The speed of the Starbucks’ Verismo V impresses. At just 15 seconds, it beats both the Nespresso and Keurig. You have coffee in your hand without much of a wait. Even if you decide to brew a milk pod, you’ll still have your beverage in 30 seconds.
For those who simply hate waiting, this machine is ideal.
While many single-serve coffee makers have the drip tray at a set point, the Verismo has several height options. Lower it for a tall cup or raise it for a short mug.
The Verismo V’s mid-range price may be more than coffee drinkers want to spend. Expect to pay $150 to $200 for this machine. This puts it higher than the Keurig, but it is more affordable than some Nespresso machines.
While it may fit into your budget, you must consider the cost of the pods. Prices range from $10 for a dozen pods to $70 for a 72-count box. The Keurig K-cups are far cheaper. Plus, there are reusable K-cups available.
Starbucks does not have a reusable pod available. It’s possible to purchase a package of foil lids for $10 to $20 and then refill a used pod, but that’s currently the only option.
Tips for Getting the Most Bang for Your Buck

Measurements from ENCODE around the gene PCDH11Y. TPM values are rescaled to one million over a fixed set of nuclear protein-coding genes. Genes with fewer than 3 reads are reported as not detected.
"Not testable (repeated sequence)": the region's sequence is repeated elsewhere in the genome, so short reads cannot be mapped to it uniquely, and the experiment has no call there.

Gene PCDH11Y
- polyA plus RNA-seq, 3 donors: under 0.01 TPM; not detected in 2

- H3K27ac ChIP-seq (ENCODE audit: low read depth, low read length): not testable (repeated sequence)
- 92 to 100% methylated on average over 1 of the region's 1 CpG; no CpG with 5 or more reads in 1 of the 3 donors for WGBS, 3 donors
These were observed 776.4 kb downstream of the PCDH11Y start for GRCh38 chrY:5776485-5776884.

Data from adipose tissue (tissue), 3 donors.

Check carefully to see if the milk frother is included with your Verismo V System. You can purchase one separately, but you’ll pay $30 to $100, depending on the brand. Epica’s highly-rated electric frother costs $40 to $50. If you want the Starbucks brand, plan to pay $80 to $100.
Verismo vs Other Single-Serve Coffee Machines?
Ranging in price from $50 to $200, the Keurig has the largest selection of coffees in their K-cups. It’s also possible to put your favorite coffee in a reusable K-cup and save even more money.
Nespresso has a higher price point at $160 to $250. The capsules, however, are affordable at $25 for a 30-count package to $70 for 100.
The bottom line comes down to price point and variety of coffee. If you love Starbucks coffee and frequently order from your local Starbucks, you’ll save a lot of cash making your own Starbucks beverages at home. The speed alone makes this a solid contender in single-serve coffee machines.